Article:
WASHINGTON -- Right-hander Aaron Nola certainly helped himself by going to college.

In 2011, Nola was selected by the Toronto Blue Jays in the 22nd round of the baseball draft, but he decided to head to LSU, where his older brother, Austin, was an All-America shortstop.

On Thursday, the Philadelphia Phillies used No. 7 overall pick on Nola, who was the Southeastern Conference pitcher of the year this season.

The 6-foot-1 righty might reach the major leagues within two years, Phillies assistant general manager Marti Wolever said Thursday evening.

“I think it's a good pick for the Phillies,” said MLB Network analyst John Hart, the former general manager of the Texas Rangers and Cleveland Indians. “It's a safe pick.”

“He shut people down (in the SEC),” MLB.com contributor Jonathan Mayo said.

Nola went 11-1 with a 1.47 ERA in 16 starts this year. LSU's season ended Monday when it lost to Houston in an NCAA tournament regional.

His brother is now an infielder in the Miami Marlins' minor league system, and he was hitting .254 for Double-A Jacksonville through Wednesday.

Nola became the highest pick for the Phillies since they took right-handed pitcher Gavin Floyd at No. 4 overall out of a Maryland high school in 2001. Floyd, now with the Atlanta Braves, was in the majors by 2004.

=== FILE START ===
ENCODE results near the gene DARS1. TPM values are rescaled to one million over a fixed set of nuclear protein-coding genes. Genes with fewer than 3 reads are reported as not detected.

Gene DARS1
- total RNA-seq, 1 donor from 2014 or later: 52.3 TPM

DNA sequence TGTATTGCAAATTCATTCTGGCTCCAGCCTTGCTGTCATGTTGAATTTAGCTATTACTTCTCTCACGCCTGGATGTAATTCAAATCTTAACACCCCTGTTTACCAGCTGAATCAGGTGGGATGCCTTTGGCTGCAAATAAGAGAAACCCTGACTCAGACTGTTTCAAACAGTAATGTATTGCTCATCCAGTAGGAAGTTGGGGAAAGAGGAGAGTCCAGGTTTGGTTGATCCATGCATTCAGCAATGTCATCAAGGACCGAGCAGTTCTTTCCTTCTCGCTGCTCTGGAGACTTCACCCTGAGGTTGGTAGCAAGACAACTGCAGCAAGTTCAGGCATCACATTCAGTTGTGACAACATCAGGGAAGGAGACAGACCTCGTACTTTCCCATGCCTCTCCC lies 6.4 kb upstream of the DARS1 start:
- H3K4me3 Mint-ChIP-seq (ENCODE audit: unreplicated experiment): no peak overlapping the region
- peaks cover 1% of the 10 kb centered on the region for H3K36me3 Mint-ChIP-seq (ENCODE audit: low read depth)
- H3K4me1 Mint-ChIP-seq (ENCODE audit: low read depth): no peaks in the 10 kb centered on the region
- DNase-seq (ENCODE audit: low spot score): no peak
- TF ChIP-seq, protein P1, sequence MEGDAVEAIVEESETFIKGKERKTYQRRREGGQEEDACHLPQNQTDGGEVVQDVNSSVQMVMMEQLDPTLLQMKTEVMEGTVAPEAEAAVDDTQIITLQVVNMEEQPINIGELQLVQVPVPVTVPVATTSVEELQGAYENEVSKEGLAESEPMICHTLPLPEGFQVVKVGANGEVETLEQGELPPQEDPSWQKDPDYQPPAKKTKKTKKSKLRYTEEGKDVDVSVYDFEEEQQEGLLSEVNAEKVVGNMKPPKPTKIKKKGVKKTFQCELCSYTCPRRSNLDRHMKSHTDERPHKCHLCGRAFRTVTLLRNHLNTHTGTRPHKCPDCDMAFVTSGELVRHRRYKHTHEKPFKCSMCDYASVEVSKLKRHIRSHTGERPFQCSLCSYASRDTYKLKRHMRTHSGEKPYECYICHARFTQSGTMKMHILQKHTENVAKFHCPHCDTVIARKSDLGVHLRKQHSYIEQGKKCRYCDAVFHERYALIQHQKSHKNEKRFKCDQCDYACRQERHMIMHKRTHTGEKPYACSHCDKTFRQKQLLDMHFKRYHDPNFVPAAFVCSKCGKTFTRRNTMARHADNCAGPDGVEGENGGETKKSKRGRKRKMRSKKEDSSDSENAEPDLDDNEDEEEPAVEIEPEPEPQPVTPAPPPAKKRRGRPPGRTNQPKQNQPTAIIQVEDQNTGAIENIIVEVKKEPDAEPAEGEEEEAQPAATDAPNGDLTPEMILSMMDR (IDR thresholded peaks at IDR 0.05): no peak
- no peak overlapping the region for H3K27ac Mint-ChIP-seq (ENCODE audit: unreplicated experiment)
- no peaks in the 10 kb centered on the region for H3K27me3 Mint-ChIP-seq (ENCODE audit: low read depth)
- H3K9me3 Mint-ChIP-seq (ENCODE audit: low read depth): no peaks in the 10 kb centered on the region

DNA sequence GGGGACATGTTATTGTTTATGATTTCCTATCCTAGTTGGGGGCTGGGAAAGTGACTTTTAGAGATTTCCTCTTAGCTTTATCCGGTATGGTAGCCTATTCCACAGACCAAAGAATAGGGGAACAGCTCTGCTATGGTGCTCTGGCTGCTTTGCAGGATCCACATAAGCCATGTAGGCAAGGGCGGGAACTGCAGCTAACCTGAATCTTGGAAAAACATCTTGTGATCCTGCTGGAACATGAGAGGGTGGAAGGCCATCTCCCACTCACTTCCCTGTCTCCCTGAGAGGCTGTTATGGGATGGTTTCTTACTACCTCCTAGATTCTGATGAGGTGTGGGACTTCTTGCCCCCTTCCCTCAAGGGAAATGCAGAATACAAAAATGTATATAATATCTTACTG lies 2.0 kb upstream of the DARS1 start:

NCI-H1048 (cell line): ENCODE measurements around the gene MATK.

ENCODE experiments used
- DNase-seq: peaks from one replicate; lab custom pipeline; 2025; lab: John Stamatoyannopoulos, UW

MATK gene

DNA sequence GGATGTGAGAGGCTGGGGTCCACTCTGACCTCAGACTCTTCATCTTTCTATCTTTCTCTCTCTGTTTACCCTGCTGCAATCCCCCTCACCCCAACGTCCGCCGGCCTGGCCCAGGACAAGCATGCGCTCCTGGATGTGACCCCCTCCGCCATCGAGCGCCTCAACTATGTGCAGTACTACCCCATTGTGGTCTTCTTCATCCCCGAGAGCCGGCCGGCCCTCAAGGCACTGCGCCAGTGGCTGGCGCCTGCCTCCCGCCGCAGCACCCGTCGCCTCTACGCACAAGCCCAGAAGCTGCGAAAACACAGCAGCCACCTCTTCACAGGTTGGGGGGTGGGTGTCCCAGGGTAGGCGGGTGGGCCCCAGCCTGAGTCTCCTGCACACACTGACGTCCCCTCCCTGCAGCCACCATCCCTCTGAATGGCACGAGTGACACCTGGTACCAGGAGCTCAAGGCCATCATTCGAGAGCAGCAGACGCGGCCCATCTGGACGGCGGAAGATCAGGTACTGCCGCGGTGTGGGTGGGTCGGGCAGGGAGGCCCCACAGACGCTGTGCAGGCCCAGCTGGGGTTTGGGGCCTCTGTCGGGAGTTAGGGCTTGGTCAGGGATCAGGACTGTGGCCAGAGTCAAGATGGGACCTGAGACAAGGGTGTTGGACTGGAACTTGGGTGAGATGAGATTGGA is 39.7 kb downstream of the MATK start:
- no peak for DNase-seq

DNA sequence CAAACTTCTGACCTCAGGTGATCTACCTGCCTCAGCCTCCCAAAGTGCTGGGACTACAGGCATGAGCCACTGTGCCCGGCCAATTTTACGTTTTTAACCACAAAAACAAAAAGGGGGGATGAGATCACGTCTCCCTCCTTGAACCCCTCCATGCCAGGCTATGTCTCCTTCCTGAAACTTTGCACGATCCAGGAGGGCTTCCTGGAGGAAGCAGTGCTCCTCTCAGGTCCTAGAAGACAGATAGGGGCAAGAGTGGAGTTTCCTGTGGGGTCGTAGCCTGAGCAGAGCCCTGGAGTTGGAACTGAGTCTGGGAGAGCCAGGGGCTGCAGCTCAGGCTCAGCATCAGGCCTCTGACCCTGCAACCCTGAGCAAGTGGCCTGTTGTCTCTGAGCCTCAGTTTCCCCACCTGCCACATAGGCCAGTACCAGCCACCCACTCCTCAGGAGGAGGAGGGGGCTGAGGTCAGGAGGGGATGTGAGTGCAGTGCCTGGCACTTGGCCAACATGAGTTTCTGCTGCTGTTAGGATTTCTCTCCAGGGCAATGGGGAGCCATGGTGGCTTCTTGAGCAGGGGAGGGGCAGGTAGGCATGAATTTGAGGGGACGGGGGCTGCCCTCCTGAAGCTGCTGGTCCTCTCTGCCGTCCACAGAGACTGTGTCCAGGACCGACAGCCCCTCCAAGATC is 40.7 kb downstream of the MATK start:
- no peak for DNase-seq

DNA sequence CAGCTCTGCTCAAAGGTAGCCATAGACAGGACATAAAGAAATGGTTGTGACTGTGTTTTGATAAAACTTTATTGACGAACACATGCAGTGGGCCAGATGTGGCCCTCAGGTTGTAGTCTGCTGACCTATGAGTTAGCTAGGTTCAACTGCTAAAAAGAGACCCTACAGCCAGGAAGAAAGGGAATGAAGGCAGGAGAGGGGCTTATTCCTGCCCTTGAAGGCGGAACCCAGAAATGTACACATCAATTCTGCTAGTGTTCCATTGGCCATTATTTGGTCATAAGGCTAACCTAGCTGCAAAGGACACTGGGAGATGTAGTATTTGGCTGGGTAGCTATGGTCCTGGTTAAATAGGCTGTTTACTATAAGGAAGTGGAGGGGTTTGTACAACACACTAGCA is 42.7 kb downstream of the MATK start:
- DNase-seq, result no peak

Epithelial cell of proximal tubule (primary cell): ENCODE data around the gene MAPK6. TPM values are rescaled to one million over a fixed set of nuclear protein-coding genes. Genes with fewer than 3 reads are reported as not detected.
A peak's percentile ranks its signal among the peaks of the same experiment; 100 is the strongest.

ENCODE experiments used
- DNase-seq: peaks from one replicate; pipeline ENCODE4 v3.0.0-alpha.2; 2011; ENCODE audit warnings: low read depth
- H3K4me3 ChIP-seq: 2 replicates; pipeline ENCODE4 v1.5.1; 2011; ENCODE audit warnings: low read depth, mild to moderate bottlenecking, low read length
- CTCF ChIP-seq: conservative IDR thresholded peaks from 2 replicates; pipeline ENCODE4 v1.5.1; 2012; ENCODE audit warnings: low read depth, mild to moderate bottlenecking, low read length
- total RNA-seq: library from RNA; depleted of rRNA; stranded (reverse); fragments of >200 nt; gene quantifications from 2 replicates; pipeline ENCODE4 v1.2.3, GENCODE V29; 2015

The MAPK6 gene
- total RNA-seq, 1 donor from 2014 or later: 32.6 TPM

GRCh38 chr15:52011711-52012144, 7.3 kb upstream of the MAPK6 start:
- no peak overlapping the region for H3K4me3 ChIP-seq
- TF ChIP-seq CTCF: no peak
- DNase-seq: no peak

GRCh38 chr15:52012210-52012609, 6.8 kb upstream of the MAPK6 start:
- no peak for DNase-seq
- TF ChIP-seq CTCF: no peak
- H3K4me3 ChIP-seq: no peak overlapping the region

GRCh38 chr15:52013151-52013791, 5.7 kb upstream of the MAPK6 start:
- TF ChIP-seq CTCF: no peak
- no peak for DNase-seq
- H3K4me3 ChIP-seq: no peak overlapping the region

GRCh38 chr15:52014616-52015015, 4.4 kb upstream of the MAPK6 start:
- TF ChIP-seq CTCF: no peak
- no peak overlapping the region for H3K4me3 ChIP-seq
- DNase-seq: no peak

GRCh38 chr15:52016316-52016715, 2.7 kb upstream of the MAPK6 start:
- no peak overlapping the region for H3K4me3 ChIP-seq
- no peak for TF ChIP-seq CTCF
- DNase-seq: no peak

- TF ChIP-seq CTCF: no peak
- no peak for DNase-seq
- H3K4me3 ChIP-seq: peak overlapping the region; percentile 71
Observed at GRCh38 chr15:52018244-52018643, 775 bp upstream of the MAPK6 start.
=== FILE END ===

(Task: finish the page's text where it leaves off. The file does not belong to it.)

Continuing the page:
The Phillies can only hope Nola, as a college player, can get to the majors in less time than it took Floyd.

If he signs quickly, he could begin his pro career in the short-season New York-Penn League with Williamsport, Pa. The New York-Penn League begins play June 13.

“It's been my dream to come to school here, and it's one of the best programs in the nation,” Nola said, according to LSU's athletic website. “Watching my brother for three years made me want to be here even more.”

The Phillies can certainly use some pitching sooner rather than later. They were swept in a three-game series that ended Thursday in Washington, giving up 19 runs to the Nationals in the three games.

Former Philadelphia outfielder and broadcaster Gary Matthews represented the Phillies at the draft, along with broadcaster Chris Wheeler.